Gaze aversion during children's transient knowledge and learning

Doherty-Sneddon, Gwyneth, Phelps, Fiona and Calderwood, Lesley (2009) Gaze aversion during children's transient knowledge and learning. Cognition and Instruction, 27 (3). pp. 225-238. ISSN 0737-0008

Full text not available from this repository. (Request a copy)
Official URL: http://dx.doi.org/10.1080/07370000903014329

Abstract

Looking away from an interlocutor's face during demanding cognitive activity can help adults and children answer challenging mental arithmetic and verbal-reasoning questions (Glenberg, Schroeder, & Robertson, 1998; Phelps, Doherty-Sneddon, & Warnock, 2006). While such “gaze aversion” (GA) is used far less by 5-year-old school children, its use increases dramatically during the first years of primary education, reaching adult levels by 8 years of age (Doherty-Sneddon, Bruce, Bonner, Longbotham, & Doyle, 2002). Furthermore, GA increases with increasing mental demands, with high levels signalling that an individual finds material being discussed challenging but remains engaged with it (Doherty-Sneddon et al., 2002; Doherty-Sneddon & Phelps, 2005). In the current study we investigate whether patterns of gaze and gaze aversion during children's explanations can predict when they are in states of transient knowledge (Karmiloff-Smith 1992; Goldin-Meadow, Kim, & Singer, 1999). In Study 1, thirty-three 6-year-old children completed a balance beam task (Pine & Messer, 2000). Children who improved the representational level of their explanations (Karmiloff-Smith, 1992) of this task with training used more GA than those who did not. Practical implications for teaching and for recognizing transient knowledge states are discussed. In Study 2, fifty-nine 6-year-olds took part and completed a “Time Task” along with periodic teaching intervention to improve their comprehension of telling the time. Some children improved immediately, whereas others did so more gradually. The gradual improvers showed the highest levels of GA, particularly when they were at an intermediate level of performance.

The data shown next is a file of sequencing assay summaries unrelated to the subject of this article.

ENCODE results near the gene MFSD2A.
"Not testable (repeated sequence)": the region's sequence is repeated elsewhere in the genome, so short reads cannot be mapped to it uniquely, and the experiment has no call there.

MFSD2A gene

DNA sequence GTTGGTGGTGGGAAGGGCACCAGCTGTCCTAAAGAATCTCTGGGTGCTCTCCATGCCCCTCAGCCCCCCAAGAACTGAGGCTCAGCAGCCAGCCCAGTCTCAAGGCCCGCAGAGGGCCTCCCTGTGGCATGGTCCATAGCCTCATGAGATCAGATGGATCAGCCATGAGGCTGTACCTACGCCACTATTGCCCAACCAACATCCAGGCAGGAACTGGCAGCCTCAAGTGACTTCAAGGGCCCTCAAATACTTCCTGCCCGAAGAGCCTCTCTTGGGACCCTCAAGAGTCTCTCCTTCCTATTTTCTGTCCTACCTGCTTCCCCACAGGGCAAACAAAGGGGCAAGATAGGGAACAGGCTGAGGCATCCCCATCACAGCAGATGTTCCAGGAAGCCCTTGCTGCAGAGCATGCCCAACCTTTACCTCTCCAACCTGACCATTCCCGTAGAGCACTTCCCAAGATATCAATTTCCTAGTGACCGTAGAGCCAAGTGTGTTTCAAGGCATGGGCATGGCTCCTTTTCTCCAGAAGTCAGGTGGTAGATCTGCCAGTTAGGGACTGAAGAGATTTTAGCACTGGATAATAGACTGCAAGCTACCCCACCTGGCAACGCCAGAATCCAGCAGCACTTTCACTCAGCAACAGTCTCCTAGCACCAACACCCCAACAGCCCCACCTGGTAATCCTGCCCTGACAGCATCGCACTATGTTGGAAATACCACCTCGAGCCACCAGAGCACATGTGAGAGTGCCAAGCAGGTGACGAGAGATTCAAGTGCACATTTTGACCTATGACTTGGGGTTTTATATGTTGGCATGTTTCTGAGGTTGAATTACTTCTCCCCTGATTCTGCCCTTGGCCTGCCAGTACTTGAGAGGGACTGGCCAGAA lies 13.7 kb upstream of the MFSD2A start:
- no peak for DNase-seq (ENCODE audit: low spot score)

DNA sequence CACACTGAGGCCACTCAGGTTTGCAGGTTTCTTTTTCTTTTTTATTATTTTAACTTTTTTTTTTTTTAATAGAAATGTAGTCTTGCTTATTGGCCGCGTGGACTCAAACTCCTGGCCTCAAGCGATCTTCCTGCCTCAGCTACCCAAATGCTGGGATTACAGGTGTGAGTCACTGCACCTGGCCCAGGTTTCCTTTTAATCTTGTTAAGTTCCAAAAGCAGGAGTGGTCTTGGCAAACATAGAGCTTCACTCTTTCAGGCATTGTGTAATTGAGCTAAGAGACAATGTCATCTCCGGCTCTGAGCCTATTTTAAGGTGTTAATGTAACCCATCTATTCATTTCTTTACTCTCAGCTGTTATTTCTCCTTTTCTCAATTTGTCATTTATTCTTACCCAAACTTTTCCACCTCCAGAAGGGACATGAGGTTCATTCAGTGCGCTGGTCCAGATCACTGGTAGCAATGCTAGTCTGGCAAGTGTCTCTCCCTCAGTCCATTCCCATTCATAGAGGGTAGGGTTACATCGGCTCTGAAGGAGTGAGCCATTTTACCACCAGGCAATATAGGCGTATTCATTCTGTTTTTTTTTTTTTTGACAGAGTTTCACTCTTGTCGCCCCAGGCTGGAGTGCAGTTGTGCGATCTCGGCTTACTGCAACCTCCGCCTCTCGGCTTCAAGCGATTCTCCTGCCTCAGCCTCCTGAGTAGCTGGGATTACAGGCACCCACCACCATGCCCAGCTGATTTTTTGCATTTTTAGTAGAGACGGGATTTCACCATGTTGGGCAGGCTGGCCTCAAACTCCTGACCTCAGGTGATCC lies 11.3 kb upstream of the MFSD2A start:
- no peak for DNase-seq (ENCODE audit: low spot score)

Item Type: Article
Subjects: C800 Psychology
Department: Faculties > Health and Life Sciences > School of Life Sciences > Psychology
Depositing User: EPrints Services
Date Deposited: 18 Mar 2010 10:50
Last Modified: 10 Aug 2015 11:43
URI: http://nrl.northumbria.ac.uk/id/eprint/2393

Actions (login required)

View Item View Item

Downloads

Downloads per month over past year

View more statistics


Policies: NRL Policies | NRL University Deposit Policy | NRL Deposit Licence